Created in 2011 by President Thein Sein, the Myanmar National Human Rights Commission (MNHRC) is supposed to investigate rights violations and make recommendations to the government. It was reconstituted to an 11-member body in 2014 after the Myanmar National Human Rights Commission Law was enacted.
But activists and lawmakers have long criticised its lack of action and independence. Most commissioners are former junta-era officials and academics, who have defended their work by pointing to the commission’s limited mandate. Civil society organisations have urged the National League for Democracy (NLD) government to reform the commission and open it up to working with civil society and engaging with the public.
In October, four commissioners were forced to resign after they had encouraged two abused teenage maids to accept compensation money from the perpetrators, a family who own Ava Tailor Shop in downtown Rangoon. Since then, the NLD government has not replaced the commissioner nor suggested further reform.
Myanmar Now interviewed Yu Lwin Aung, a former colonel who served 27 years in the military before becoming director general at the Ministry of Labour. He has been looking into complaint over the conditions in the prison system, in particular following protests at Mingyan Prison in Mandalay Region.
Question: How does the MNHRC function that it only has seven remaining members?
Answer: The Myanmar National Human Rights commission has five divisions: a Training and Education Division; a Policy and Legal Division; an International Relations Division; a Human Rights Protection Division; and a Management and Financial Division. The heads of each division has to jointly manage another division that is without a commissioner. For example, while I am the head of the Management and Finance Division, I have to jointly manage Human Rights Protection Division [with another commissioner]. So, the section heads are having more workloads for two divisions. But we can still manage our work well.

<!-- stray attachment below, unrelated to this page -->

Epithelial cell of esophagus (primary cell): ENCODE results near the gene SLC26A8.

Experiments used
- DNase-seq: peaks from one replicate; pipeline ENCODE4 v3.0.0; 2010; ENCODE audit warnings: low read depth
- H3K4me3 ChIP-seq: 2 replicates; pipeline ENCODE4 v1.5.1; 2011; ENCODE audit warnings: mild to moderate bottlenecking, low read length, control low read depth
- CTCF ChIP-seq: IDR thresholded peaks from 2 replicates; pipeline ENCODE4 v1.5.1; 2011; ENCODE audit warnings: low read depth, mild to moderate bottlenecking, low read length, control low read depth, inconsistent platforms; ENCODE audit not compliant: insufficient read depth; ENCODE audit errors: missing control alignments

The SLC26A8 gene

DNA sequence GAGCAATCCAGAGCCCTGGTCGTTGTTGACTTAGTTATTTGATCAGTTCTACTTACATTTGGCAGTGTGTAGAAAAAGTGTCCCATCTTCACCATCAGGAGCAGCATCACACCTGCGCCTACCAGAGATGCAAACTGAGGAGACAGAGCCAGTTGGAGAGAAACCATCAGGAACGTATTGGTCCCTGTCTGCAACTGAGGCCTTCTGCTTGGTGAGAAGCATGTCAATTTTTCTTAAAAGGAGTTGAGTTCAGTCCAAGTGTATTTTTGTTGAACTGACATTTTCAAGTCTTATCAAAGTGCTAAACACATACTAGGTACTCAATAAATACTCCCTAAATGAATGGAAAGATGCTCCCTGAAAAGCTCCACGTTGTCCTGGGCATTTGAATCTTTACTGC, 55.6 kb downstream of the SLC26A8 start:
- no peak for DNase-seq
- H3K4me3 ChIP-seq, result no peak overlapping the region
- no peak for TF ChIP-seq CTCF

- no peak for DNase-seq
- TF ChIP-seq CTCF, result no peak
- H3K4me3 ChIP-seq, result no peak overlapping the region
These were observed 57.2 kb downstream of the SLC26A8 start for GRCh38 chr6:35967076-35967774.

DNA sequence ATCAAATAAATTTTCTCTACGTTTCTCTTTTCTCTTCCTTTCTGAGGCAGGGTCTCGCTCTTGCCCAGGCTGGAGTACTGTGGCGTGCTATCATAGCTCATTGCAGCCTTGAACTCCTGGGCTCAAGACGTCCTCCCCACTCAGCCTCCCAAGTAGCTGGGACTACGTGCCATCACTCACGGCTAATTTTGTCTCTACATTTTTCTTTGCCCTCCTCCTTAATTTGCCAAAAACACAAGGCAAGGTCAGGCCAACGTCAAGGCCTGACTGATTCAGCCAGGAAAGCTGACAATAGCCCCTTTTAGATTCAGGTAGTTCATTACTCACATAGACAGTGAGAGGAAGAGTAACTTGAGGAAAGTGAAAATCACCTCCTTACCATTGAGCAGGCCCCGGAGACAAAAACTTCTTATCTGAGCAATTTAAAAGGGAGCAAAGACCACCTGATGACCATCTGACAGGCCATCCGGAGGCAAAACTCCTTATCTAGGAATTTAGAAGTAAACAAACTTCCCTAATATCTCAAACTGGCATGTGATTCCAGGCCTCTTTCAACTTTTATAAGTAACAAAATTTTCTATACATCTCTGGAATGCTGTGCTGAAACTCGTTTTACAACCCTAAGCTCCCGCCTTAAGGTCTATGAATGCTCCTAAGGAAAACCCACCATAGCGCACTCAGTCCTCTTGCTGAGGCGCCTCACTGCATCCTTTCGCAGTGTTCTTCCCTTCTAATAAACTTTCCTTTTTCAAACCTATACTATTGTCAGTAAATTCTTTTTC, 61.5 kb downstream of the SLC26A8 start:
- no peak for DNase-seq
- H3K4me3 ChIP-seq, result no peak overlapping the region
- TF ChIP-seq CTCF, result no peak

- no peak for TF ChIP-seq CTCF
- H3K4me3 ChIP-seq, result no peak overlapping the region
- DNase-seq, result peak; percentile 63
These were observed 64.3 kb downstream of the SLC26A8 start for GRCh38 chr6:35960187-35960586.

Q: You say you can manage the work well. Is that because the complaints are decreasing?
A: The complaints are declining at the moment. Maybe it is because the government has set up complaint sections for respective departments. Manpower and capacity balance is important for our commission to be able to tackle human right abuse cases.
Q: What lessons did the commission draw from the Ava Tailor shop abuse case?
A: Criminal cases must be tackled in accordance with the laws. While the commission intervened in the Ava Tailor shop case from a social perspective, the case also concerned a criminal act. Because these two actions were not separately handled, some complications happened. After this case, we reminded ourselves to seek ideas from all commission members in order to deal with complaints in a transparent way.
Q: How do you view the assassination of lawyer U Ko Ni? Why is the commission not involved in the inquiry?
A: Since this is a criminal investigation, we are not involved. But I am truly saddened by the loss of such a legal scholar. I don’t know whether this was related to a personal grudge or carried out as an assignment from somebody. Since this however, violated someone’s right to life this is definitely a case of human rights violation. Like it or not, we all have to resolve it within the framework of the laws. But now that the culprits are in custody and due procedures are underway, we won’t be handling this case.